From Inside the Games

A report from the World Anti-Doping Agency (WADA) has found no evidence of an institutionalised scheme in Kenya but revealed the doping practises of athletes from the country are “unsophisticated, opportunistic and uncoordinated”.

The WADA Project Kenya taskforce delivered the conclusions in a report following a two-day meeting in Nairobi.

The group, overseen by WADA’s intelligence and investigations department, outlined a number of concerns with the drugs-testing operation in the nation and revealed 138 Kenyan athletes had tested positive for banned substances since 2004.

The taskforce said athletes in the country are “insufficiently educated on doping and/or willfully blind as to the consequences of doping”.

It added that the anti-doping operation in Kenya was “drastically different from other doping structures discovered elsewhere in the world”.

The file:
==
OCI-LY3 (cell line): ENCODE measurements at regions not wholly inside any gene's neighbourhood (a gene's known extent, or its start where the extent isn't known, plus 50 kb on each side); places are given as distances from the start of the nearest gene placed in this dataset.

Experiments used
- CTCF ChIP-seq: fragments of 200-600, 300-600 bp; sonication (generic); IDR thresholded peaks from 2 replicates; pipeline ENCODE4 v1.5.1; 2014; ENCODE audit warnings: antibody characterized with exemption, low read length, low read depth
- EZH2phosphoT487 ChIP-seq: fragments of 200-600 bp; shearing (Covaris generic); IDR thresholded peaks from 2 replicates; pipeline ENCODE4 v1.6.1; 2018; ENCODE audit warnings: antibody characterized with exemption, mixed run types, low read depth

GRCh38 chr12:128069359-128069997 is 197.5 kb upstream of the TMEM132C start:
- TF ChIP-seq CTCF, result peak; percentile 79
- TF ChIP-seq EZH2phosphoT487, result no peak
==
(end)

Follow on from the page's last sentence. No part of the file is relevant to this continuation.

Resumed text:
WADA’s report found that medical practitioners helped administer banned drugs to athletes, either intentionally or unwittingly, while confirming Nandrolone and Erythropoietin were the most common substances used.

WADA launched the taskforce in December 2016 to address widespread doping in the East African nation.

The meeting was attended by WADA intelligence and investigations department head Günter Younger, along with representatives from the Athletics Integrity Unit (AIU) and the Anti-Doping Agency of Kenya (ADAK).

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